Very early, edible-podded, dwarf sugar pea.
Days To Maturity
2-4 weeks BLF
How to Sow
- Because peas are members of the legume family of plants, they can benefit from an application of a soil inoculant designed for beans and peas, prior to planting. The inoculant will enable the plants to take nitrogen from the air to use as fertilizer, which can increase crop yield and quality.
- For optimum flavor, grow in cool weather.
- Coat untreated seed with an inoculant.
- Sow in average soil in full sun in early spring for first crop, in late summer for fall crop.
- Support shorter peas on small stakes or a pea fence. Taller peas can be supported with a tower or trellis netting. Set supports for vining varieties prior to planting.
- In rows 2 inches apart in double rows spaced 6 inches apart with 24 inches between each set of rows.
- Cover with 1 inch of fine soil, and sow 1 inch deep.
- Thin gradually to stand 4-6 inches apart starting when seedlings are about 1-2 inches high.
How to Grow
- Protect spring plantings with floating row covers to keep flea beetles away.
- Keep weeds under control during the growing season. Weeds compete with plants for water, space and nutrients, so control them by either cultivating often or use a mulch to prevent their seeds from germinating. Avoid disturbing the soil around the plants when weeding.
- Keep plants well watered during dry periods to promote rapid, uninterrupted growth. They do not perform well in overly wet conditions. Seeds can rot in wet soil before germination occurs when planted in early spring.
- Monitor for pests and diseases. Check with your local Cooperative Extension Service for pest controls recommended for your area.
Harvest and Preserving Tips
- To determine when to pick shell peas, check the pods by eye and feel. If the pea pod is round, has a nice sheen, and is bright green, it is ready. If the seeds have made ridges on the pod and the pods are dull green, it is past prime.
- You can pick snap and snow peas at any time but are tastiest when the pods still have some play around the peas when you squeeze the pods.
- Pick snow peas before the peas start to enlarge.
- If harvest exceeds immediate fresh use, you can freeze peas immediately after harvest to retain rich flavor. Blanch peas for two minutes in boiling water, drain, and then plunge into ice cold water for another two minutes. Drain again and loosely pack the peas into plastic freezer bags or containers. Use within 9 months for best quality.
- Peas can also be dried in a dehydrator and stored in a sealed canister for use in soups and stews.
Days To Maturity58 daysFruit Size3 inchesSunFull SunSpread8 inchesHeight16-18 inchesSow MethodDirect SowPlanting TimeFall, SpringSow Time2-4 weeks BLFThin6 inchesLife CycleAnnual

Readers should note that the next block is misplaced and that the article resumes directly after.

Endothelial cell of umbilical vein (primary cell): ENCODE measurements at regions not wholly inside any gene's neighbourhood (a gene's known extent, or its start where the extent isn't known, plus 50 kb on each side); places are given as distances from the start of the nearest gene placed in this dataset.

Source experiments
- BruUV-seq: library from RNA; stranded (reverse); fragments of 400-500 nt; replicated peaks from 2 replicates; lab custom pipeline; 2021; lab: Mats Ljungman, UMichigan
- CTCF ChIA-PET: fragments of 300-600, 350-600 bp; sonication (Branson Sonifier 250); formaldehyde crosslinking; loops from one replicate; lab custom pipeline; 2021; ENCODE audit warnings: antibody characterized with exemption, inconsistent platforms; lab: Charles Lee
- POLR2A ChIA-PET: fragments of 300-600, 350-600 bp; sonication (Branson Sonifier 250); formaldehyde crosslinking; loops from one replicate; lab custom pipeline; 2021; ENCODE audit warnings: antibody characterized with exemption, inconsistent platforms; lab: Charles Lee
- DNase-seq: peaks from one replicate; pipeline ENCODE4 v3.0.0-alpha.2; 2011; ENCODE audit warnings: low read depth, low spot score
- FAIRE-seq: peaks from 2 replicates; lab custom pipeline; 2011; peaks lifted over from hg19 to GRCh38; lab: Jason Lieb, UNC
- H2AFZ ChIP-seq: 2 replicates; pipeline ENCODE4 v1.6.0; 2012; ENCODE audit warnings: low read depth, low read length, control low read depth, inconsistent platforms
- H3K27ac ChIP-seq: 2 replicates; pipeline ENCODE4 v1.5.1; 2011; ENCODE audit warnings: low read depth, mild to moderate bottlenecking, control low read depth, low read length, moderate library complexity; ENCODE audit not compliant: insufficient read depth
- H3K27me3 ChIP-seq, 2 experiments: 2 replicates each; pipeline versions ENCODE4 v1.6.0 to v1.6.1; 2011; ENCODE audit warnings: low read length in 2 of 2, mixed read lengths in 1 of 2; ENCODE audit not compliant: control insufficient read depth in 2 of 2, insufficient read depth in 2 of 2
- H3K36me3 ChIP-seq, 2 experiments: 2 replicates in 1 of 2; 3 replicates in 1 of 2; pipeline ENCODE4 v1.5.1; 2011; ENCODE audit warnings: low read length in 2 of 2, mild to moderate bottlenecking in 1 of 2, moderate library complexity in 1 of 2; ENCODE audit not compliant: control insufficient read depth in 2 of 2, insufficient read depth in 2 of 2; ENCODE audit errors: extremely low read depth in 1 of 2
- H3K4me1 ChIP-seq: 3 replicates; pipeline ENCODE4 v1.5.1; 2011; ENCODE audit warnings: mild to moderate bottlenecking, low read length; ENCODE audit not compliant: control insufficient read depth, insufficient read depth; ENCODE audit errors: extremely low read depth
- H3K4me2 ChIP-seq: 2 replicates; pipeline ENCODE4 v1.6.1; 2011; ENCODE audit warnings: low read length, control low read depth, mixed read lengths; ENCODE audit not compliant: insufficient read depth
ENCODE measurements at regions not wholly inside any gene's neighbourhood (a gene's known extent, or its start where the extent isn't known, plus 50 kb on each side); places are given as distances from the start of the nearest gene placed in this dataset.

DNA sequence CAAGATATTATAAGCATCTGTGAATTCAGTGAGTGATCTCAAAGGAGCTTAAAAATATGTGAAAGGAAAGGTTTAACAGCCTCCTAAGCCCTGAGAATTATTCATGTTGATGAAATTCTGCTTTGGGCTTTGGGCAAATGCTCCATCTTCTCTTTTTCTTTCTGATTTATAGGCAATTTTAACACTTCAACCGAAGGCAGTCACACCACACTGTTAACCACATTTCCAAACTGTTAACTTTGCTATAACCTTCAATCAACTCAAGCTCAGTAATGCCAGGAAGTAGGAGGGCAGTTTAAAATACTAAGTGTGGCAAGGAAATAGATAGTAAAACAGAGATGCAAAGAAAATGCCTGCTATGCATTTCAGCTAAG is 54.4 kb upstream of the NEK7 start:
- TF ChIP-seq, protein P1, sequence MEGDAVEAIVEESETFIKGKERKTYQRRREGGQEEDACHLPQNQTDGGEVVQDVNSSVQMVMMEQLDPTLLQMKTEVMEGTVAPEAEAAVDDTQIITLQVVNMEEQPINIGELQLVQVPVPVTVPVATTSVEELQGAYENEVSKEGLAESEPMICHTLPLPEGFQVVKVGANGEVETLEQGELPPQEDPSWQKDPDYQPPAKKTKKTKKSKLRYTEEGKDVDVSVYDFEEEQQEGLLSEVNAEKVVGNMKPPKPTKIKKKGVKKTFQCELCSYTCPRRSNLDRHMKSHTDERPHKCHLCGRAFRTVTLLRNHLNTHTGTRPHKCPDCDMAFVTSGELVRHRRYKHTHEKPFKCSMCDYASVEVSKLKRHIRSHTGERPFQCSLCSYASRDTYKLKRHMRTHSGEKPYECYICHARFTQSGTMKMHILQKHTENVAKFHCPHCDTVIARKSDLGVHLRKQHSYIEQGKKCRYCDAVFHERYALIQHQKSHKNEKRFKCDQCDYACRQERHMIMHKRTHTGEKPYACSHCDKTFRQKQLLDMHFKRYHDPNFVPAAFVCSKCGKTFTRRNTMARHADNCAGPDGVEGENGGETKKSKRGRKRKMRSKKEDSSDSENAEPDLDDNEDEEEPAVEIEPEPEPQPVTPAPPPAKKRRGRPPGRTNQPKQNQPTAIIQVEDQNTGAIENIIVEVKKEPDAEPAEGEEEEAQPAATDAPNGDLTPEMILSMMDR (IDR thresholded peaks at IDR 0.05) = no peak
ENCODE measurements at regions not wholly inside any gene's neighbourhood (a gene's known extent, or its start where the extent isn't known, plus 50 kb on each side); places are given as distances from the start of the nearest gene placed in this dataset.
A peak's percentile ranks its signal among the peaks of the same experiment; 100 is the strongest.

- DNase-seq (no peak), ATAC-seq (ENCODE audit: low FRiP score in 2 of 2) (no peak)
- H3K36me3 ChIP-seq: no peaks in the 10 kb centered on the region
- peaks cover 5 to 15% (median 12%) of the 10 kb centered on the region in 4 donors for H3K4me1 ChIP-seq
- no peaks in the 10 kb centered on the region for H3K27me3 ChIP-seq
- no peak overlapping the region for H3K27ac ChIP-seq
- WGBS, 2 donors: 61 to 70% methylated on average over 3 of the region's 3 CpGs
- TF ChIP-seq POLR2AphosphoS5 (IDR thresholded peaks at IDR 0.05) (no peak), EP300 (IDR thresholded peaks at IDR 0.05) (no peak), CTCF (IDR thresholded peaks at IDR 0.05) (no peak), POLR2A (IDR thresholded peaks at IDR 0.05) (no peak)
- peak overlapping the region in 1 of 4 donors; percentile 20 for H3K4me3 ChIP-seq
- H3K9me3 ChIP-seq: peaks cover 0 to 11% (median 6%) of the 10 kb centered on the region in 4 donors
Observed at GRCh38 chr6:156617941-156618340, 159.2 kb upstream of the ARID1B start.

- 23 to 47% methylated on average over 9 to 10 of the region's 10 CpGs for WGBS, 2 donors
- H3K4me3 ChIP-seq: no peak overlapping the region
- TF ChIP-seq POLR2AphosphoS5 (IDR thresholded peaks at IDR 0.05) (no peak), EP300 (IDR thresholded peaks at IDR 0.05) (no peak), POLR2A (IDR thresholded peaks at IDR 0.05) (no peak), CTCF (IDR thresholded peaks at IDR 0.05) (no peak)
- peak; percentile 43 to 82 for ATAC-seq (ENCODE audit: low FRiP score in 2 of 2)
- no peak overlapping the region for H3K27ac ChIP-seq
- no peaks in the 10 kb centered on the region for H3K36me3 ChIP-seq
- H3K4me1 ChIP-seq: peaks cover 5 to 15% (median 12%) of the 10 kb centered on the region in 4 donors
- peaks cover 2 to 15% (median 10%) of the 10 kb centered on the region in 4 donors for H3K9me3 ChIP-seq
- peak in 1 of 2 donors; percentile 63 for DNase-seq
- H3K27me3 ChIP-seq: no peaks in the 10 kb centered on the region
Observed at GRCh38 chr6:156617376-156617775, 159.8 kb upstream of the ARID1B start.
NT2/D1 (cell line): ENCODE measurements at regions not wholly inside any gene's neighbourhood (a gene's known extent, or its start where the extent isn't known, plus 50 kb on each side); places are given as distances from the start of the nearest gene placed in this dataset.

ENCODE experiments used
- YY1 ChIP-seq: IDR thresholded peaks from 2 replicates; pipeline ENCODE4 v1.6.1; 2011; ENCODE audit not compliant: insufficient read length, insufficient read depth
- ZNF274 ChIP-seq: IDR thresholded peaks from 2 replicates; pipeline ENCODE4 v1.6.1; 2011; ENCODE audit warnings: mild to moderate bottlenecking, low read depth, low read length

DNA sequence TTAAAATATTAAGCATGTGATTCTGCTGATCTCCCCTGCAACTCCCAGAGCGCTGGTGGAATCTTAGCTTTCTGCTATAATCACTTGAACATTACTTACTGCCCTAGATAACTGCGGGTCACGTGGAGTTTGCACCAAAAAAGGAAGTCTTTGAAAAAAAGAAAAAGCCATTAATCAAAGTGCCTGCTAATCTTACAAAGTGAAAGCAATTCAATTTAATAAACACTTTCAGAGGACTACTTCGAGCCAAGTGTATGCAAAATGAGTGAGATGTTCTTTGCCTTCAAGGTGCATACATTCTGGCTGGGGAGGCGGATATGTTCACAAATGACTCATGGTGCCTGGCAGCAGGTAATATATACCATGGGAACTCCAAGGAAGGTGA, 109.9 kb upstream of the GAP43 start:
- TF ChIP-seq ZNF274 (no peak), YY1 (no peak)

Pea, Snowbird is rated out of 5 by 8.Rated 5 out of 5 by JokerJim from Incredible harvest This is my second year with these peas. I put them in wooden containers and about two months later I have a bushel full of peas. They seem to have a period of producing peas that lasts about month. We pick a small bowl full every 3 or 4 days and it lasts for several weeks. I have 100% germination rate, basically. Over two full season I have had maybe two seeds that didn't sprout. I run two rows in 1' x 4' wooden boxes. Tremendous quality and taste, I saute them with fresh garlic and very hot olive oil and they are gone in seconds!Date published: 2015-06-14Rated 5 out of 5 by farmersgrandson from Yummy Started harvesting my snowbird peas today. Planted early April. I think most of them will not make the kitchen as everyone is eating the peas as we pick them. Can’t wait to replant a new crop.Date published: 2015-06-03Rated 4 out of 5 by Angie from So far So Good I planted last year's peas from Burpee this year. They are growing quite well in our raised bed. We actually lost a Dogwood tree over this harsh winter, so we cut it up for firewood, but saved the nicer branches to use as stakes for the peas. They look really different in the bed and is a conversation piece. The pea plants look great at their young age, and also planted a small amount of carrots with them. I posted a photo.Date published: 2014-05-06Rated 5 out of 5 by YankeePlanter from Productive, easy to harvest, and tasty! I planted several varieties of peas early last spring and in the rush forgot to label them. Thus, I didn't realize the Snowbird peas were ready till I noticed they'd stopped flowering. Anyway, that meant I ended up harvesting them all at once. Apart from a scant handful of the first peas to set along the row, which were a bit tough, the pods were tender and delicious, and the one time harvest made life easier for me and meant that the garden bed was immediately available for replanting.Date published: 2014-01-13Rated 2 out of 5 by Papadoc from Not worth the bother This pea got it's second star because what it produces is tender and very tasty. However, this has all but been a waste of time in the garden this year. Despite nice growth, the yield has been poor while every other veggie in the garden is having its best year ever. A 25# row has given me a net of about 2# of peas. I hoped that at some point it would just peak out and blow me a way, but it's petered out now and will be tilled to plant something a whole lot better. These are also the dwarf of the dwarf variety.Date published: 2012-06-16Rated 4 out of 5 by Neillb from Well worth growing All my peas are planted way before the last frosts & snow here, though they always come through. Snowbird is no exception. Germinates quite readily, though a little patchy this year, & grows well. Not a tall plant, it is easier to handle than the full size ones & more adaptable though maybe there are a few less of the very tasty pods. It earns it place in the gardenDate published: 2010-05-27Rated 5 out of 5 by CAGardener from Prolific Snow Pea This pea is very easy to grow and produces like a champ. This summer (2008) I planted a packet left over from last year's order, and had great succes. Just harvested enough today (June 7) for dinner from a planting done in mid-April. I also like the fact that this is a dwarf version, as I can combine it with other veggies in my raised beds and not have too much trouble with the vines shading my other plants. You have to try this pea!Date published: 2008-06-09Rated 5 out of 5 by LIGardener from Hardy Pea I planted these in early April. Unfortunately, after I planted them we had a cold snap with night temps in the low 30s. I thought they would not sprout, but, happily, they did. And produced a bountiful crop of snowpeas that when stir-fried were crispy and delicious.Date published: 2007-02-16